Him: “RAWR! I AM A DEATHKNIGHT THAT IS AN AGENT OF THE LICH KING HIMSELF.”
Him: “INFANTS WEEP IN MY PRESENCE, WOMEN BEG FOR MERCY, MEN FALL UPON THEIR SWORDS IN FEAR FOR THEIR MORTAL SOULS.”
Me: “Yeah, whoa, okay.”
Him: “I WOULD LIKE TO VENTURE INTO AZJOL NERUB AND PWN N00BS. IC’LY OF COURSE.”
Me: “Heeeeell no. You stay over there /weirdo infant weeper person/. I’ll take you OOC’ly though.”
So, you RP a bad guy, a lunatic, an adulterer, a liar. Excellent, we need flavor in RP, yes? Of course we do. I commend you for your dedication to the craft of roleplay, but I do have a question:
ARE YOU PREPARED? – Illidan, 2007
I mean for the consequences of your RP decisions of course, and a lot of times, I see folks who play an anti-hero looking for ways to get OUT of the social perception of their nefarious deeds. It doesn’t work like that, and it shouldn’t work like that. Let’s say for example you play someone who lies all the time. That’s cool, the world is full of liars. Let’s say you have an incredibly important bit of information, though, and you MUST RELAY IT NOW BEFORE THE WORLD ERUPTS IN FLAMES! You run to your RP circle, you tell them of the terrible terrible that is terribling this way! And . . .
No one believes you.
Why should they? You’ve established yourself as a liar. The consummate roleplayer would laugh that this happens. When the terrible does its terrible thing, your character will be the one sitting on a beach sipping a margarita while everyone else is wondering why they’re dying of plague. (Serves ‘em right, yeah?) Too often, though, this is not the reaction. People get upset that other rp’ers hold past deeds against them.
“But I was really emphatic this time, I mean, I was like yelling and stuff.”
“So? Liars don’t yell?”
“But this was DIFFERENT.”
“It just was!”
And then the liar roleplayer walks off in disgust or emos out in a dark corner listening to The Cure because no one understands how hard it is to RP this character. I have zero sympathy. You can’t relish the attention of being a bad guy and then conveniently see the light. It doesn’t work like that. Either commit to being a heel, accept that it means other people just won’t like you, or don’t even attempt to walk this path. You will find no satisfaction in the long run otherwise.
I’m going to speak to this phenomenon as someone who’s played the ne’er-do-well and had to work for years to get said character ingratiated with other players. Yva Darrows was (and is) a crazy little dead girl. She killed a lot of people in a lot of terrible ways. When I rolled her alliance side, long before deathknights were A Thing, everyone hated her, loathed her, and rightfully so. She was a pretty terrible person. Over time, though, I fostered a few IC relationship that proved key in making her roleplayable. My contacts worked on other people, vouching for her usefulness. All the while, Yva started killing bad guys and putting herself in the line of fire for the very people that hated her. Folks were still wary (and still are in many instances), but I’ve built up some good credit, and now I get invited along IC’ly AND OOC’ly. Sure, not everyone loves her, but after about two and a half years of good credit, she’s finally gotten to a place where people won’t attempt to kill her because she tries to sit at their table.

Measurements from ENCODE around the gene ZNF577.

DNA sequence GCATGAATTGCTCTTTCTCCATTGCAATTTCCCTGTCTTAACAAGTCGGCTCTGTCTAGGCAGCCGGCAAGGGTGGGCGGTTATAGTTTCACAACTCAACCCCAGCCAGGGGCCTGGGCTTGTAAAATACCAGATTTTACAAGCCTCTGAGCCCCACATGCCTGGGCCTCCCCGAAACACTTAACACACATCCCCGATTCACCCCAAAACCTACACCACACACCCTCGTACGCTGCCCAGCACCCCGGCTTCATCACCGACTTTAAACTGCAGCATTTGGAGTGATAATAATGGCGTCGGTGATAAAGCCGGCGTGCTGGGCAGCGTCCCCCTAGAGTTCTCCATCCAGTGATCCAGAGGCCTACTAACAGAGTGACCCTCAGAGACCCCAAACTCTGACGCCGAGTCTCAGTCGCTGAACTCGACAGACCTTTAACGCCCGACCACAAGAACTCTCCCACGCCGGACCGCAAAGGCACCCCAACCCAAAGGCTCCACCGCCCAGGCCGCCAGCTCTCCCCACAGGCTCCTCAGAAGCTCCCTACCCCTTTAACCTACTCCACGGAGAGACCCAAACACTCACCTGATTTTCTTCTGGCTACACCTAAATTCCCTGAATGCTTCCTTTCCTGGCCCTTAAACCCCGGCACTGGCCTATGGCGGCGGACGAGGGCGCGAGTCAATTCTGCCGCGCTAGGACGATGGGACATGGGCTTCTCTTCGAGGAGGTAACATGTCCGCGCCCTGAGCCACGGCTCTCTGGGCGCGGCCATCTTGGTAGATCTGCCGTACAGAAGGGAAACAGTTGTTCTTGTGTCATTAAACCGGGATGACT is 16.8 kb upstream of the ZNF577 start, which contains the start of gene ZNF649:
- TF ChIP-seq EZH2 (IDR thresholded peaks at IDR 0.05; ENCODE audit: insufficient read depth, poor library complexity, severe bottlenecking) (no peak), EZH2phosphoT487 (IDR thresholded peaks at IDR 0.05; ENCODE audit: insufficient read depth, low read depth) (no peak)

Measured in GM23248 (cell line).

Progress! This is progress! No one’s throwing forks at me!
I’ve learned over time to embrace the anti-rotter sentiment as it’s flung my way. I like confrontation in roleplay, I invite it, because I feel that it better flushes out my character. It tests her limits, and the type of character I play needs that to keep her on her toes. Others may have different takes on it, of course, but for me, playing a morally ambiguous psycho makes me and (seemingly) most of the rp’ers around me happy. So I suppose my question to the readers is, what advice would you have as a player of a “Bad Guy” or as someone who has seen the “Bad Guy RP” go swimmingly well? I’d love to hear your thoughts and or suggestions.